For example, a business owner may want to understand how much they should spend on advertising. This may translate to a variety of goals such as, “allow users to determine the life time value of a customer,” and, “create a workflow for determining profit.”
How will you go about achieving the goals? What’s required? Why this approach?
It’s not a tradeoff if you don’t have more than one option (paraphrasing Rich Hickey). The first design may be the best, but there should be a discussion of tradeoffs and why one approach is better than the other.
What constraints surround the problem and proposed solution? Besides forcing us to think through the limits around the problem and solution, it helps to have this documented for the future when we’re trying to understand why certain decisions were made.
Thinking about risk is especially useful for communicating digestable information to stakeholders, helping them to make better decisions.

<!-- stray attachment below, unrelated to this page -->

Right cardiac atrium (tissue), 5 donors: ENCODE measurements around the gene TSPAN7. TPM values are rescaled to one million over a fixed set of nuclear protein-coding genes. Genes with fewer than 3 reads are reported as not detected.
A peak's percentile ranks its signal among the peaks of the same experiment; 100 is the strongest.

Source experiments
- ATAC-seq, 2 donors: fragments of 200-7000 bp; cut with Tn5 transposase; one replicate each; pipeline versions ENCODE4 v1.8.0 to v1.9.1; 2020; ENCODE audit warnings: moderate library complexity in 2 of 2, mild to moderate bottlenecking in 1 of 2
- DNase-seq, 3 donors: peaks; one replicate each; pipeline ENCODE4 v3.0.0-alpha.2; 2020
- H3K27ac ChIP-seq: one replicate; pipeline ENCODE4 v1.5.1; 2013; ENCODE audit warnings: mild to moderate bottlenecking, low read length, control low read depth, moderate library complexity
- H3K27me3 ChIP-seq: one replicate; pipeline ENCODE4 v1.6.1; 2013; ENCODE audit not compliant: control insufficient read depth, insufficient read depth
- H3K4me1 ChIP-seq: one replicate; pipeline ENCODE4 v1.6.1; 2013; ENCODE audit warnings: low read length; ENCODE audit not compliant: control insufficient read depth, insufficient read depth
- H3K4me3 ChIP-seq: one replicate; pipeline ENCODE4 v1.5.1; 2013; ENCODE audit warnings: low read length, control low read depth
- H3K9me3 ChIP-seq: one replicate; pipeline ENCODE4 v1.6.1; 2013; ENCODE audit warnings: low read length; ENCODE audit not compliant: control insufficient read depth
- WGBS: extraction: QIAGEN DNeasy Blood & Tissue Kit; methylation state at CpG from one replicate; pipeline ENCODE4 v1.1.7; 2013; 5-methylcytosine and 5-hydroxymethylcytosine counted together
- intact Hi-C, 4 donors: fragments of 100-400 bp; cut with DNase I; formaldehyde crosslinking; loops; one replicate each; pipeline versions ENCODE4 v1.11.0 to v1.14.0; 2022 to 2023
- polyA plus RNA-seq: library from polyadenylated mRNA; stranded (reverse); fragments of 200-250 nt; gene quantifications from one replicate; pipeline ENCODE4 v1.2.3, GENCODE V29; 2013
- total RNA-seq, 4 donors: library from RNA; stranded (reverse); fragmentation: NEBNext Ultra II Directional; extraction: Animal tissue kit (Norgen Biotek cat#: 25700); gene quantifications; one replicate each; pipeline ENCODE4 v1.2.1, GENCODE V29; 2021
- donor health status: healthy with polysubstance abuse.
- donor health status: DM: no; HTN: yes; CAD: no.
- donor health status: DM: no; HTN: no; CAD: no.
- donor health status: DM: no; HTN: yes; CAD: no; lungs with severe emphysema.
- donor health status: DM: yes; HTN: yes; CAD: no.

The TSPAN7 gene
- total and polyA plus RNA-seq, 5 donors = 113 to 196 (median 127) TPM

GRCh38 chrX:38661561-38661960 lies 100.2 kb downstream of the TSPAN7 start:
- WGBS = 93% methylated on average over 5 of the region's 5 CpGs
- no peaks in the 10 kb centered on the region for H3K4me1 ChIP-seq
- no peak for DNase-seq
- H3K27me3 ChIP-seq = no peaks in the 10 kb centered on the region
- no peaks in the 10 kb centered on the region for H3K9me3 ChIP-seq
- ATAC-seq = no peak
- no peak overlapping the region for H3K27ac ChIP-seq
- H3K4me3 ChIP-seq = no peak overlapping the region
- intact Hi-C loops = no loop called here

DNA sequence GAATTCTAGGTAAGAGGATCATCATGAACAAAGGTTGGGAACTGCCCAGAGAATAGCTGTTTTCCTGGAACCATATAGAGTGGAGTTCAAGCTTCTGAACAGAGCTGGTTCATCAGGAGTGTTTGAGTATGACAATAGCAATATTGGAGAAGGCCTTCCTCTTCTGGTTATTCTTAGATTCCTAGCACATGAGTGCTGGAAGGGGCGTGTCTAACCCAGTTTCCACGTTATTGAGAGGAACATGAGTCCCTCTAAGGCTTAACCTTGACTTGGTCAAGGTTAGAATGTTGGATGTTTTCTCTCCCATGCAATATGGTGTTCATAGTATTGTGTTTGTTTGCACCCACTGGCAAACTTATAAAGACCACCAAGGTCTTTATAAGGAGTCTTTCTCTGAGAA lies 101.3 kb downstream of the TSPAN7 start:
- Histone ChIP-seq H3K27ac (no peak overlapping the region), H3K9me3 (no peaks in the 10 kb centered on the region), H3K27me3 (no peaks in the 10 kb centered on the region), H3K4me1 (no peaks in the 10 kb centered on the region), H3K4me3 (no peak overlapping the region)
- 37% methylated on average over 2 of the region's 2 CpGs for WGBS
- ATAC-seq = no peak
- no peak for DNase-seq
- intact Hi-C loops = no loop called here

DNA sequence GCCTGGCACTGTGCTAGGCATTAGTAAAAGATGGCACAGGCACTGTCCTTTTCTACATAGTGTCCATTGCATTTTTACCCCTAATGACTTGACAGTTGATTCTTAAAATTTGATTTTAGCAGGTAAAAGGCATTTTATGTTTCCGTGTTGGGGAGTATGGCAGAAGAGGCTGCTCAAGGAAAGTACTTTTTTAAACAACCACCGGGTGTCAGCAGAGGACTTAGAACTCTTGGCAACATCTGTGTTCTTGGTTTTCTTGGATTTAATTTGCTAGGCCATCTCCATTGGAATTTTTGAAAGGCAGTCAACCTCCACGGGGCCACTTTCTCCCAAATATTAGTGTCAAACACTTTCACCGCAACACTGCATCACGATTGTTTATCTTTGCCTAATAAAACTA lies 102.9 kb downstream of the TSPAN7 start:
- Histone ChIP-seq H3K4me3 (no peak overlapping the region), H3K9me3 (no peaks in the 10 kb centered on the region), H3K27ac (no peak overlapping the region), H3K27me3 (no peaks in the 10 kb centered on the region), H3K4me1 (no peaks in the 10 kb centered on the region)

We found that, once we thought through designs, we were able to provide surprisingly accurate estimates. Even when we were significantly off in estimates, stakeholders weren’t totally caught off guard if the risks were communicated.
The REPL & Exploration
The point is not to set a hard rule of no typing until the design is complete. The REPL is a great tool for exploration, and we’d be foolish to throw it away. The key is to be clear and disciplined about what we are doing. Exploring, testing out ideas, etc. at the REPL should be treated as input to the design process. It should not be considered part of the final solution, which is the mistake often made. This requires discipline because code, once written, has the habit of hanging around and creeping into production.